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As the question states. Let $S$ be a set and $U : \textbf{Graph} \to \textbf{Set}$ be the forgetful functor. Then does the comma category $S \downarrow U$ have initial or terminal objects?

I think the answer is no to both questions. Every construction of an initial/terminal object that I've tried has failed for some reason or another. Maybe I'm thinking about the question in the wrong way.

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An object of $S \downarrow U$ is an $S$-pointed graph, so there definitely is an initial object: which $S$-pointed graph has a unique $S$-embedding into every graph?

Answer: $S$ as a discrete graph with the natural $S$-pointing.

If you allow loops, there also is a terminal object: which $S$-pointed graph admits a unique $S$-homomorphism from any graph?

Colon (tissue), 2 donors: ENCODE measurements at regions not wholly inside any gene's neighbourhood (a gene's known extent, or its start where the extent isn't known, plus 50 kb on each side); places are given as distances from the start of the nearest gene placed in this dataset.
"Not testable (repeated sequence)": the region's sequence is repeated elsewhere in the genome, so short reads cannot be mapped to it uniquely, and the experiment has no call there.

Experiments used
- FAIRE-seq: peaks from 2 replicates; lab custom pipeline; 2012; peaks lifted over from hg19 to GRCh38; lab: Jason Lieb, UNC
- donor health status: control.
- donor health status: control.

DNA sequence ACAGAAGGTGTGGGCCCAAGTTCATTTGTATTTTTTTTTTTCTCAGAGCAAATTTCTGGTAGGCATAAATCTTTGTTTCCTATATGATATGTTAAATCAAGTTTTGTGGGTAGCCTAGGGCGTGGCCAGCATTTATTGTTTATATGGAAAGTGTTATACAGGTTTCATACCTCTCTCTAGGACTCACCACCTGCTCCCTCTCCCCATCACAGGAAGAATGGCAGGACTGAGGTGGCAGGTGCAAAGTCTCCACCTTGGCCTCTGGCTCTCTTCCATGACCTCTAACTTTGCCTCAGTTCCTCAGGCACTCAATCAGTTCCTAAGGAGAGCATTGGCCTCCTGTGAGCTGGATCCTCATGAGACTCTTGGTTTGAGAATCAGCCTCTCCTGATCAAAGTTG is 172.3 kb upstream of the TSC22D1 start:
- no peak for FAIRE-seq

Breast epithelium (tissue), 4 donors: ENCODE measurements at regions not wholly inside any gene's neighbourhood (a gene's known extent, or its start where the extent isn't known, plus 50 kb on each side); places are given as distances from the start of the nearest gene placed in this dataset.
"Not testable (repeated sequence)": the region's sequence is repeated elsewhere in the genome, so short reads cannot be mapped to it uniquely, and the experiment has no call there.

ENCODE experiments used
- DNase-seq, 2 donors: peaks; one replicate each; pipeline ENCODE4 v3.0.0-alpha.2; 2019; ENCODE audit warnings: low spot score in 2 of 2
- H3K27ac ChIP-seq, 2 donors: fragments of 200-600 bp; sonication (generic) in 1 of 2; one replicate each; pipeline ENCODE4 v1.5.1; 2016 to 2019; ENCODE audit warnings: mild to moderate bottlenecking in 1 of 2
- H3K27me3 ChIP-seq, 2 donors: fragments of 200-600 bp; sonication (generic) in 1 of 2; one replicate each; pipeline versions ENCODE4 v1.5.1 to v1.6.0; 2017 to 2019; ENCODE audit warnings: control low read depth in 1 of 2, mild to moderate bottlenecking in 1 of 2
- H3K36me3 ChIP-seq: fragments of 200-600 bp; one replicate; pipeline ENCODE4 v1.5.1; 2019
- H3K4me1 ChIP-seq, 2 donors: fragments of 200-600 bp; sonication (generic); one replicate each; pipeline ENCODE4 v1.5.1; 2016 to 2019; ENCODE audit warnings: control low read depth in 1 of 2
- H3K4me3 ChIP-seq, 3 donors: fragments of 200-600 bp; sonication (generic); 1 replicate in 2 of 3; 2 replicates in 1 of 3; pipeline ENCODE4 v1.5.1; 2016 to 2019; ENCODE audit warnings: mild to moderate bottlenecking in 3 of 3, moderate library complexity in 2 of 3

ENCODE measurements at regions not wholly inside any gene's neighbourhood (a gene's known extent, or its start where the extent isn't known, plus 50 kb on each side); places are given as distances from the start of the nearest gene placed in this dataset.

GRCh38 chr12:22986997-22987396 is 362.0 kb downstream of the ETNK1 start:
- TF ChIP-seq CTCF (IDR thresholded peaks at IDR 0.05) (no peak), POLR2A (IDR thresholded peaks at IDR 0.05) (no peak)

Answer: $S$ as a complete graph with all edges, including all loops.

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  • $\begingroup$ What do you mean by S as a discrete graph? $\endgroup$ – real_father Feb 28 at 12:20
  • $\begingroup$ The graph with set of vertices equal to $S$ and with no edges. (I invented the word, but compare with en.wikipedia.org/wiki/Discrete_category ) You may also want to call it the free graph on $S$: en.wikipedia.org/wiki/Free_object $\endgroup$ – punctured dusk Feb 28 at 12:21
  • $\begingroup$ Let's say that we define the category of graphs so that the edge set must be reflexive i.e. every vertex has an edge to itself. I think the edge set of the initial object would then change to $\{(a, a) : a \in S \}$. Does that make sense? $\endgroup$ – real_father Feb 28 at 12:27
  • $\begingroup$ Yes, that's right. That would make more sense, if you view a graph as a category (so that it has identity maps). $\endgroup$ – punctured dusk Feb 28 at 12:28

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